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A month later and only rich would’ve been affected, says UP farmer

UP farmers say demonetisation move good but has left them with no money for fertilisers or seeds when sowing season set to begin.

Written by RAMENDRA SINGH | Saholi (sitapur) |
Updated: November 16, 2016 5:13:44 am
demonetisation, rs 500 ban, rs 1000 ban, uttar pradesh, up farmers, fertilisers, lucknow farmers, UP gramin bank, banking, farmer face problem, cashless economy, plastic money, rural banks, gujarat rural banks, amreli, amreli banks, atm closed, indian express news, india news, latest news Ram Lal with wife. He had Rs 500 when notes scrapped; now he has nothing.

About 20 km off National Highway-24 connecting Lucknow to Sitapur, Saholi village of about 500 households is surrounded by dusty plain fields, with most of them still to sow their rabi crops. Ram Lal, 70, a Dalit farmer who owns four bighas, says the demonetisation couldn’t have come at a worse time for farmer families like his.

The nearest bank, the Allahabad UP Gramin Bank branch, has not dispensed much cash since the decision scrapping Rs 500 and Rs 1,000 notes was announced. Though all the farmers have bank accounts, most opened for MGNREGS wages, none have any ATM cards. The bank itself has no ATM.

Pankaj Kumar Singh, ‘Bank Mitra’ at the Gopalpur Bhatha branch of the Allahabad UP Gramin Bank, said they had not received any cash to distribute till Tuesday.

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Ram Lal says he has no money in his account and had only a Rs 500 note with him on November 8 when the Prime Minister announced the scrapping of notes. “I had got Rs 1,500 two months ago as old-age pension (paid quarterly under a state government scheme). Most of it was spent in the last two months. I carried the Rs 500 left with me to a villager who owns a tractor and tills my land. I have been without any money since then.”

He doesn’t have money to either irrigate his land, or to buy fertiliser and seeds for his wheat crop, he says, sitting outside his two-room house where he lives with his wife, daughter, and her two children.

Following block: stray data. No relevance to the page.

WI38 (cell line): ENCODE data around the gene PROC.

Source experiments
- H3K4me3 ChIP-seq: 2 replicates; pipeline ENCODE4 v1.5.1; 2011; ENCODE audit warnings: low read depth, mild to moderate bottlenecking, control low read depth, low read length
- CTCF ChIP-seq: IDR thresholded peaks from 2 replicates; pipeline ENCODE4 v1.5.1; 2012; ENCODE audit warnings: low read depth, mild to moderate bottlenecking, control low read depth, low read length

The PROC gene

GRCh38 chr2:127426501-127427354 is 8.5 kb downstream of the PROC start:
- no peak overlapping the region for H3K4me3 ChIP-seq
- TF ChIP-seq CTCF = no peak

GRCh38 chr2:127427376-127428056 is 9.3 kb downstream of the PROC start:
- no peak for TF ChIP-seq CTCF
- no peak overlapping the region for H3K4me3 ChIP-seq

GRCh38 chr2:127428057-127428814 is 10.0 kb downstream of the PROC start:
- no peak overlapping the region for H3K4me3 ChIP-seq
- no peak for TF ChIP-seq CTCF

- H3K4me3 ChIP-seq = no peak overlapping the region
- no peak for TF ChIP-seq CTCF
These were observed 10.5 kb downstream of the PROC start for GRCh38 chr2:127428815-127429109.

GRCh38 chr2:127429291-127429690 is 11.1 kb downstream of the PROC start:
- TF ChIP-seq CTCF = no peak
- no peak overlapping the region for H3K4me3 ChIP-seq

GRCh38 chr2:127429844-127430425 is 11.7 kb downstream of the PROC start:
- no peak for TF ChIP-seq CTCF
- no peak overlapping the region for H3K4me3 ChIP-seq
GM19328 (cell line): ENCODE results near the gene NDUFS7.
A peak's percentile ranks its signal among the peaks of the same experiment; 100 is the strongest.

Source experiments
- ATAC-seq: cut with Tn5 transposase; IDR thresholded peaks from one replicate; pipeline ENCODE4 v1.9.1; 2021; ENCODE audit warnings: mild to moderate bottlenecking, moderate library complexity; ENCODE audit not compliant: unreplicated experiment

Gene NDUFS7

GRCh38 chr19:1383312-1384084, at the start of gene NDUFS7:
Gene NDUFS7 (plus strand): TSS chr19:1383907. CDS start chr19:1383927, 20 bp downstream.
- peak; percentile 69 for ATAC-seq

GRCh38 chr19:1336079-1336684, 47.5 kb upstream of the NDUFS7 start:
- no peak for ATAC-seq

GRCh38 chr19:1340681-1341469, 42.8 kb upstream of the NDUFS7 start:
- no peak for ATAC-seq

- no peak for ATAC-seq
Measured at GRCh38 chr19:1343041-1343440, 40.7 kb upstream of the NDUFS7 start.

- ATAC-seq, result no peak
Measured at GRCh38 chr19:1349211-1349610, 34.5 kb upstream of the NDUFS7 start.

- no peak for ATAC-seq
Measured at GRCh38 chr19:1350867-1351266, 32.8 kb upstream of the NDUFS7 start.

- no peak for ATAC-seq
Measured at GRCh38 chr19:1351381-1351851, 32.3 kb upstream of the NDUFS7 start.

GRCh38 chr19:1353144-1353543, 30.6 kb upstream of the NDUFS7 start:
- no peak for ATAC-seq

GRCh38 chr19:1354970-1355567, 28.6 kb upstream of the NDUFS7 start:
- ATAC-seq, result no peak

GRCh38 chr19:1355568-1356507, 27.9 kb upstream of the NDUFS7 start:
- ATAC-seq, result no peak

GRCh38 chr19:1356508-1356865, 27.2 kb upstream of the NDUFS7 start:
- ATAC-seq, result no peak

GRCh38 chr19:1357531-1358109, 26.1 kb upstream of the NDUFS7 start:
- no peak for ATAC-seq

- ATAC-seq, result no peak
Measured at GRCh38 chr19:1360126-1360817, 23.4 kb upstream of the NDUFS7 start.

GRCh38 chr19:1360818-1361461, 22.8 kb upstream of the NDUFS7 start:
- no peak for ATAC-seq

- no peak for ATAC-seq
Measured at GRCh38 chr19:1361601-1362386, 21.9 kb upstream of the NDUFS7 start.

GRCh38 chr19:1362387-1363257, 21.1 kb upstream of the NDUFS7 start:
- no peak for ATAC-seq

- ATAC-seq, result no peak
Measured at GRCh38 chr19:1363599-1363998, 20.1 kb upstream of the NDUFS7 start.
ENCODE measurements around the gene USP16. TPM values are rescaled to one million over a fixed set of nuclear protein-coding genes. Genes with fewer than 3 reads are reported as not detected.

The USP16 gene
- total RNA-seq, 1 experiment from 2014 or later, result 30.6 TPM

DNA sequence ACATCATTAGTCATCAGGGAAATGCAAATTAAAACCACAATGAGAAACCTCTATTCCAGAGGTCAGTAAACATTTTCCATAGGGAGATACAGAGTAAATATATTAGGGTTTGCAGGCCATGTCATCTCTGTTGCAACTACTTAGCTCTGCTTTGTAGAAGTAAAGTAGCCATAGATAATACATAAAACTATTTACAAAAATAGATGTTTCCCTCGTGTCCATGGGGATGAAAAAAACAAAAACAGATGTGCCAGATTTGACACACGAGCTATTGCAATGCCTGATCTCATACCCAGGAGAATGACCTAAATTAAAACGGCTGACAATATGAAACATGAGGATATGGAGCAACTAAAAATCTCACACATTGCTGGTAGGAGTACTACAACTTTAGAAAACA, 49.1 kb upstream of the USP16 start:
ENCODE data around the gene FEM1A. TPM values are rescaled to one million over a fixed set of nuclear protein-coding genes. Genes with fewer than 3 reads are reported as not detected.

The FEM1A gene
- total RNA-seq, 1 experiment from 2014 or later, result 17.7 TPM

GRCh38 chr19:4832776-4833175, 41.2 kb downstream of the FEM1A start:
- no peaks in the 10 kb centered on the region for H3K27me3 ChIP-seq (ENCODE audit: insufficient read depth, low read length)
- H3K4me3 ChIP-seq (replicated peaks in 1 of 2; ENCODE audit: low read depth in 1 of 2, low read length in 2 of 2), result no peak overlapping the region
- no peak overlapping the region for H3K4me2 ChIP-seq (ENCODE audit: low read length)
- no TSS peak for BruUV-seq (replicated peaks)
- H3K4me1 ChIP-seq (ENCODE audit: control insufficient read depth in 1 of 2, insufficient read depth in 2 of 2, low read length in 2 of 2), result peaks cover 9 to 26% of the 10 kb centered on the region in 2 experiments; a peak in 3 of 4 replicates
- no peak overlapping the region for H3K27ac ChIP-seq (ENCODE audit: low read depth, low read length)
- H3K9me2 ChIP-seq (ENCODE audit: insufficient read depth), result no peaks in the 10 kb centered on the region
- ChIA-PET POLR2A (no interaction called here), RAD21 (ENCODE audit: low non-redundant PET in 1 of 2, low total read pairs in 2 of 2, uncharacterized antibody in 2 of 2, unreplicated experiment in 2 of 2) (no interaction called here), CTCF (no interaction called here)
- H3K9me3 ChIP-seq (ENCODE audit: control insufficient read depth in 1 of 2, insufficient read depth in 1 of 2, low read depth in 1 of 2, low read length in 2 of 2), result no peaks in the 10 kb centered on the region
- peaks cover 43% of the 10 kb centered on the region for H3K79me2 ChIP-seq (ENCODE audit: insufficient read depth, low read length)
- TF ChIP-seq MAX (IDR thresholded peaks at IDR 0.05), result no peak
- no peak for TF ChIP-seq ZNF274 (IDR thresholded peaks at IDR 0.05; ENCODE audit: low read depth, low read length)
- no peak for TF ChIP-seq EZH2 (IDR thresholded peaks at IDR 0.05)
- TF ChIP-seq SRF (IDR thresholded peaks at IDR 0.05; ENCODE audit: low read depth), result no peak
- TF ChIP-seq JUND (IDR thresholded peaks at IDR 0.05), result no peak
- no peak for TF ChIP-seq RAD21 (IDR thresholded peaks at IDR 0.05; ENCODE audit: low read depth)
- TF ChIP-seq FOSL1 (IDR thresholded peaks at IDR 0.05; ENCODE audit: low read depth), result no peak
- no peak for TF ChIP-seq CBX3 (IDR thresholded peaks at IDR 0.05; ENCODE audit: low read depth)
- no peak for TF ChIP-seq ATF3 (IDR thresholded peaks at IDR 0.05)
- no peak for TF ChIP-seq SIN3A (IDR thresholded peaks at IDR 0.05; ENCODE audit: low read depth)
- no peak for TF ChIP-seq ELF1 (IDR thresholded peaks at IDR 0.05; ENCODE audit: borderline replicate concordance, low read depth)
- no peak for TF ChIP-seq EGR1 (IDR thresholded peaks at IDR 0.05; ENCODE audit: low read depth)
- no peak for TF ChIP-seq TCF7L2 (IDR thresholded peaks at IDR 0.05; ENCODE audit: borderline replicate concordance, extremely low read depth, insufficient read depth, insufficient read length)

His wife Mahakarna has had fever for the last two weeks, but he has no money to buy medicines. Trip to the nearest good hospital, in Sidhauli town that is 20 km away, would cost him at least Rs 1,000.

“This is a very ill-timed decision. The PM should have avoided it at a time when farmers sow their land. I can’t borrow from anyone either because all the villagers are without money. The sowing is already late and is getting delayed even more,” he says.

The demonetisation would have affected only the rich and not the poor if it had been announced a month later, he adds.

Besides, prices of even their standing crops such as paddy and urad have crashed, farmers complain. “Local buyers are buying the crops of urad and til at half the cost because of lack of cash in the market. Most of us are hesitant to sell the crop at such prices, but many have sold in order to buy fertiliser and seeds,” says another villager, Siya Ram.

Ram Lal hopes the one quintal bajra (pearl millet) and a similar amount of paddy he has at home from the kharif season will see his family through. “We are poor people. Our family has been eating chapatis of bajra. Even if we don’t get vegetables, we will manage with eating salt and chapatis. But if the situation remains like this for another two weeks, we will not be able to sow any land. Modi kihin toh badhiya hain, lekin gareeb pareshan ho gawa (Modi did a good thing but the poor have been facing trouble),” says Ram Lal.

Sidhauli town, located 50 km north of Lucknow, has branches and ATMs of almost all the banks functioning in Uttar Pradesh. However, he hasn’t been able to get any money due to the long queues, says Sagar Gautam, one of its 25,000 residents.

Gautam, 40, who repairs electrical items like TVs, inverters and ACs, visited ATMs on Sunday, Monday and Tuesday. Most of them were closed on Tuesday, he adds.

Gautam had only Rs 250 on November 8 when the announcement was made scrapping Rs 500 and Rs 1,000 notes. The family of six lived on this for two days, before Gautam’s daughter Vineeta, a BA student, managed to withdraw Rs 4,000 from her bank account.

“As soon as we got that money, I gave Rs 3,500 to my diabetic father. He needed medicines. I was left with only Rs 500. Today I have to attend a tilak ceremony of my relative’s daughter in Itaunja, but I am left with only Rs 200. If I fill petrol of Rs 100 in the motorcycle, I will be left with Rs 100. So I am thinking of taking public transport. But I will not be able to give anything for shagun unless I borrow from someone,” he says.

Gautam has no hopes of earning anything soon either as, according to him, not a single customer has come to his shop since November 8.

Essentials have also started showing a strain, he adds. “The agencies providing LPG cylinders are not accepting old currency.”

“We have reduced our household expenses to bare minimum,” Gautam adds. “I don’t bring any bananas for children when I return home in the evening, we take only half a litre of milk in place of one litre.”

He says while they are traditionally BSP supporters, they backed the PM on this. “The only problem is the government should have made preparations in advance.”

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